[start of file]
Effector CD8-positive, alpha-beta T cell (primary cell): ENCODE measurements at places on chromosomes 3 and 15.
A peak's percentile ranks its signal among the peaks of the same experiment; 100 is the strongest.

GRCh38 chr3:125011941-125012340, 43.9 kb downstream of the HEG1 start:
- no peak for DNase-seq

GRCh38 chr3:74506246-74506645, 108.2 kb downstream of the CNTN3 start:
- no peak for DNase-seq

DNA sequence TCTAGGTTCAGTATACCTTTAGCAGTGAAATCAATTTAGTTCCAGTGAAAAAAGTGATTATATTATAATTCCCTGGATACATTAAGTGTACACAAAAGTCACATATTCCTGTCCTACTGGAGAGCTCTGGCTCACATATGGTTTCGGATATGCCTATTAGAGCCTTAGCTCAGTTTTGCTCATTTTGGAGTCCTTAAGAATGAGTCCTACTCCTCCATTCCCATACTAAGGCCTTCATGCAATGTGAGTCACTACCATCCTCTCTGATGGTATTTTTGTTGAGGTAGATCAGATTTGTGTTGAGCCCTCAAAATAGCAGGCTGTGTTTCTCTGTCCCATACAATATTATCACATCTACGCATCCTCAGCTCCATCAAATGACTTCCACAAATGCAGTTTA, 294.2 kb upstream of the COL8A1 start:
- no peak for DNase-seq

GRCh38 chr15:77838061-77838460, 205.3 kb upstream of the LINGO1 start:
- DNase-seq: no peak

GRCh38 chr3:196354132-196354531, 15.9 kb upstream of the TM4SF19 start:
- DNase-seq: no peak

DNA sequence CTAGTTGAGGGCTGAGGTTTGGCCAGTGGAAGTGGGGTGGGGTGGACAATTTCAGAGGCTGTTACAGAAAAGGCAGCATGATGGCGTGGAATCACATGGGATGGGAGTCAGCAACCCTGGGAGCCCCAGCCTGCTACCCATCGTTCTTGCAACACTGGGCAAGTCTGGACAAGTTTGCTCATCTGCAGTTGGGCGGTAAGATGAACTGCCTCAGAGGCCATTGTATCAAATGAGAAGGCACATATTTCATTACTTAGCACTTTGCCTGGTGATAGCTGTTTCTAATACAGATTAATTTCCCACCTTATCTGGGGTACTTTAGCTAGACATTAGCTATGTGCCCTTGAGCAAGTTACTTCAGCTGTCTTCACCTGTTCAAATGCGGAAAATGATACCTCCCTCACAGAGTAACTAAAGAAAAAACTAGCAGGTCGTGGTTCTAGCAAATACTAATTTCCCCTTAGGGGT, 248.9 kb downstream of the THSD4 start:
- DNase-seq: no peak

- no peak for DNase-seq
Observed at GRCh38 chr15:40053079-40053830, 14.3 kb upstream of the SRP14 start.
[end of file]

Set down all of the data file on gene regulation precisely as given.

Effector CD8-positive, alpha-beta T cell (primary cell): ENCODE measurements at places on chromosomes 3 and 15.
A peak's percentile ranks its signal among the peaks of the same experiment; 100 is the strongest.

GRCh38 chr3:125011941-125012340, 43.9 kb downstream of the HEG1 start:
- no peak for DNase-seq

GRCh38 chr3:74506246-74506645, 108.2 kb downstream of the CNTN3 start:
- no peak for DNase-seq

DNA sequence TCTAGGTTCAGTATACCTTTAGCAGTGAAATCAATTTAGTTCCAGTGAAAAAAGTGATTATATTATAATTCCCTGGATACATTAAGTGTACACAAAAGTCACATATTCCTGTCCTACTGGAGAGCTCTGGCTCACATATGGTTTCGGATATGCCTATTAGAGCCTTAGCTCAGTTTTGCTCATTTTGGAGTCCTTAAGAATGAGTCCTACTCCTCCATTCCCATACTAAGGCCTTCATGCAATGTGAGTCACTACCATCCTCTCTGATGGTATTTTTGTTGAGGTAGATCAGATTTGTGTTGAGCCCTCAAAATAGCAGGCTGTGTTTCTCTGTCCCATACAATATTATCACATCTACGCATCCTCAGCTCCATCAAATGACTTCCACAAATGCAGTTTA, 294.2 kb upstream of the COL8A1 start:
- no peak for DNase-seq

GRCh38 chr15:77838061-77838460, 205.3 kb upstream of the LINGO1 start:
- DNase-seq: no peak

GRCh38 chr3:196354132-196354531, 15.9 kb upstream of the TM4SF19 start:
- DNase-seq: no peak

DNA sequence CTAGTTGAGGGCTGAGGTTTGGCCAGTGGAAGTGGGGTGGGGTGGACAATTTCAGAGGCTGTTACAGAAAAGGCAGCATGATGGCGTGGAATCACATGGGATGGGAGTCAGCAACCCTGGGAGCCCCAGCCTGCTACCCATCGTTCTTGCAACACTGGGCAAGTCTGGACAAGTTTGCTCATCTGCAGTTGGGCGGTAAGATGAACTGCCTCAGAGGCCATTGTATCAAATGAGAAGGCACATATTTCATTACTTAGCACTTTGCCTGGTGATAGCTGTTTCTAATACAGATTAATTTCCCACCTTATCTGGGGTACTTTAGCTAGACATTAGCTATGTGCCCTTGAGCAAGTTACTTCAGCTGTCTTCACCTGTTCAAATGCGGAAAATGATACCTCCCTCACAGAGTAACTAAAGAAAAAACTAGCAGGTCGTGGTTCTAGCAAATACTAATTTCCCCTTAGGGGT, 248.9 kb downstream of the THSD4 start:
- DNase-seq: no peak

- no peak for DNase-seq
Observed at GRCh38 chr15:40053079-40053830, 14.3 kb upstream of the SRP14 start.